It’s just about that time of the year again Yey! I suddenly miss the busy-ness of preparing for moving up day and planning for the summer programs in school. I remember having to draft out lists of to-do’s and what-to-pack’s for the summer fun classes we used to have. I miss having to clean out the backpacks for hiking, inflatable pools for swimming, and sand toys for “beach play”.
Now that I’m in the “adult” world, my summer will be filled with research. Boo. I sooo miss summer lovin’.Read More
One of my fondest memories of preschool teaching was when one of my little kids handed me a CD for circle time. She proudly came in to the classroom waving it in the air saying, “Teacher, Teacher, for you!”. After I thanked her, she says “teacher, please play it during circle time because when you sing, it’s not nice eh!” . OUCH! Haha. While that little incident did make me stop and think about including music and movement in my curriculum, I did not let it deter me from doing so. I realized that the incorporation of music and movement activities in class DOES have a lot of advantages for the kids.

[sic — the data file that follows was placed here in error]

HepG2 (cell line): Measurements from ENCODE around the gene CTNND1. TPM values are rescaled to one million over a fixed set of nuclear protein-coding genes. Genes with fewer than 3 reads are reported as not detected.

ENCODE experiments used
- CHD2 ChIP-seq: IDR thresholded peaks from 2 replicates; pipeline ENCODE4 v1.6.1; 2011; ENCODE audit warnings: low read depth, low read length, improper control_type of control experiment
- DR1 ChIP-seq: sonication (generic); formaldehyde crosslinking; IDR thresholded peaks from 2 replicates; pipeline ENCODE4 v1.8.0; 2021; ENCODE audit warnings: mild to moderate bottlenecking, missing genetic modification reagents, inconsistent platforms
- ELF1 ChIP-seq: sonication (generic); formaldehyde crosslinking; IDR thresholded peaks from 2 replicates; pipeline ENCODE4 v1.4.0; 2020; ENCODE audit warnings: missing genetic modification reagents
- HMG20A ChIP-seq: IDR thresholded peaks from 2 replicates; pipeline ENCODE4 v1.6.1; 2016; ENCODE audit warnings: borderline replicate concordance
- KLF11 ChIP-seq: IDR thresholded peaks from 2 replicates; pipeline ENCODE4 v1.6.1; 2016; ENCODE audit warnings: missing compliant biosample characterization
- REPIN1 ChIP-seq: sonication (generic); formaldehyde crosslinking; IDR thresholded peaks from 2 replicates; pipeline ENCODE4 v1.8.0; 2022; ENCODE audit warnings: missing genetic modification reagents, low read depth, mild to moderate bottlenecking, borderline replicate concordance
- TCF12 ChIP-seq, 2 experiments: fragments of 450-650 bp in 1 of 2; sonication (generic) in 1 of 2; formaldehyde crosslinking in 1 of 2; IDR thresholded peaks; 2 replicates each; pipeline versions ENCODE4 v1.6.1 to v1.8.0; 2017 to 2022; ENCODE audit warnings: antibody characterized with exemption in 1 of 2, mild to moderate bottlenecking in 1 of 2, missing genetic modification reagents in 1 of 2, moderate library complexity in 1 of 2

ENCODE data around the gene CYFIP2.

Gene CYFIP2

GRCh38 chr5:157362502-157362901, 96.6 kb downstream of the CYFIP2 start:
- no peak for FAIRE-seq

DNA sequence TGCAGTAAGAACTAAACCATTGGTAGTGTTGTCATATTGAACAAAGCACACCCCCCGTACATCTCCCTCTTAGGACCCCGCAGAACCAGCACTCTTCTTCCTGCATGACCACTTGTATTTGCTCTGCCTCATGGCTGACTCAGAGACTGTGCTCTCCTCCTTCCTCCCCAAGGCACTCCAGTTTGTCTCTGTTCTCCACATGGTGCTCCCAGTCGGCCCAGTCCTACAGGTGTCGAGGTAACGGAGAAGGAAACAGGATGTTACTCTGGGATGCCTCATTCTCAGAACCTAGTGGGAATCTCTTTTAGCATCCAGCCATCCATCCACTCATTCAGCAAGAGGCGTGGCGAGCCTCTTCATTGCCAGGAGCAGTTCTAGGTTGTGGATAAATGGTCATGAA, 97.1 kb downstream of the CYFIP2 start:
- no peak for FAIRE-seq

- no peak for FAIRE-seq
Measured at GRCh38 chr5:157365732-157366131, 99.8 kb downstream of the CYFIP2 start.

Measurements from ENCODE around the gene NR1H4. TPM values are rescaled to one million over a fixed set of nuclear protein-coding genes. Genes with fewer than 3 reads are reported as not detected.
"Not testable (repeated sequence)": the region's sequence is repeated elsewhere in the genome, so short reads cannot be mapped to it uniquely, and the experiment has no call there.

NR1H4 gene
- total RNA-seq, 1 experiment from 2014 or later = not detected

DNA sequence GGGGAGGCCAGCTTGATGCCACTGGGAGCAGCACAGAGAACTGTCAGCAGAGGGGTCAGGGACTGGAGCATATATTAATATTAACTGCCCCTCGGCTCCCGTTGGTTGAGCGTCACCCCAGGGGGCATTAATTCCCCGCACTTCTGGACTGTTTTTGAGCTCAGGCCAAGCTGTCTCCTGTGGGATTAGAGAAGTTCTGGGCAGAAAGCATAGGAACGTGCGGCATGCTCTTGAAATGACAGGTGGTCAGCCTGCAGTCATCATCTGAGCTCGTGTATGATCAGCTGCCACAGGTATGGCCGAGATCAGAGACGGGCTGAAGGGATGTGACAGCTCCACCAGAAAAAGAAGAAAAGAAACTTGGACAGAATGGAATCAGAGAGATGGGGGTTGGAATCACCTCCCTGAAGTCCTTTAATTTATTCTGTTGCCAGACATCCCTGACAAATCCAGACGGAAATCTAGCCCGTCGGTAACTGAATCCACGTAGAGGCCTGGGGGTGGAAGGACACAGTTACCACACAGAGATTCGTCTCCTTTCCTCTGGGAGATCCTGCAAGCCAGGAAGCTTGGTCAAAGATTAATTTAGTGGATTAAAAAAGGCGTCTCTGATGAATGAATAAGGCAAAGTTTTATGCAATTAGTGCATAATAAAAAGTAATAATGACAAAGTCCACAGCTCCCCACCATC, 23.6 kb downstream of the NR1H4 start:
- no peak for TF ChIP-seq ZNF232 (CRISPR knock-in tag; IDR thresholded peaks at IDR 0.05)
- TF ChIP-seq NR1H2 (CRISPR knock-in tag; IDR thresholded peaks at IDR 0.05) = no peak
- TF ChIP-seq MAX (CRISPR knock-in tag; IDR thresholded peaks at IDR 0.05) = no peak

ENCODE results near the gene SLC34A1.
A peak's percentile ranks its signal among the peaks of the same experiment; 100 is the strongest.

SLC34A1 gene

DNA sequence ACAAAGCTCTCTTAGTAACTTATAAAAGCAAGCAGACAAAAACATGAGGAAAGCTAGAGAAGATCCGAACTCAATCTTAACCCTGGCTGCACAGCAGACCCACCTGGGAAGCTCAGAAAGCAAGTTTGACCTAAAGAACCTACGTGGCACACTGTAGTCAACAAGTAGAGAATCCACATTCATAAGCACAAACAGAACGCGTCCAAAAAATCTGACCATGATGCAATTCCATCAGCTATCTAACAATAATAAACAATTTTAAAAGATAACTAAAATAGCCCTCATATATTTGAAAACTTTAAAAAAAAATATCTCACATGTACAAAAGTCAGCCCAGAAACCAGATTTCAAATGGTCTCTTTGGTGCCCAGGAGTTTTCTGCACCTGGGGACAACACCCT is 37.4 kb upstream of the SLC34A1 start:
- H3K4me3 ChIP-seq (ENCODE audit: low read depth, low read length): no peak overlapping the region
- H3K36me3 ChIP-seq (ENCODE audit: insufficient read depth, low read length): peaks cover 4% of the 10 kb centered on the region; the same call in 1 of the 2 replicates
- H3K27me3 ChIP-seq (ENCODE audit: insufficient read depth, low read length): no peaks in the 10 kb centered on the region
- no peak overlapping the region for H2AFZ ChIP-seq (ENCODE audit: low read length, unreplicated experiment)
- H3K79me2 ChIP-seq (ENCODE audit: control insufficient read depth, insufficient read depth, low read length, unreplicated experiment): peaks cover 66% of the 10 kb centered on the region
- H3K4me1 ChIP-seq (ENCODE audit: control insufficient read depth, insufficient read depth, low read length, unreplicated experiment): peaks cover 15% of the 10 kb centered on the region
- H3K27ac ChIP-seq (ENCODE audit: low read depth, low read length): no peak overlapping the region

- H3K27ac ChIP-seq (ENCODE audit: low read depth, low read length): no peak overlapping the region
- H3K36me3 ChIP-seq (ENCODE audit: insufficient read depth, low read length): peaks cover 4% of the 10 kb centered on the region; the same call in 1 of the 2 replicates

Incorporating music and movement at whatever grade is important. For early childhood classes, introducing simple instruments can be explored. In fact, making such simple instruments can be included in arts activities. For older kids, more complex instruments can be introduced and for advanced learners, they can even explore the mechanics of such instruments. For example, they can learn about how to change guitar strings, replace drum skins and the like. They can also look into the wiring system of electronic musical instruments and use a seymour duncan jb in order to experiment on how adjusting guitar strings can bring a better balance to the sounds the instrument produces. From there they learn more than just music, but even elements of electronics, engineering and mechanics.
Overall, much as I am not very musically inclined, I do see the value of making music a part of everyday learning.Read More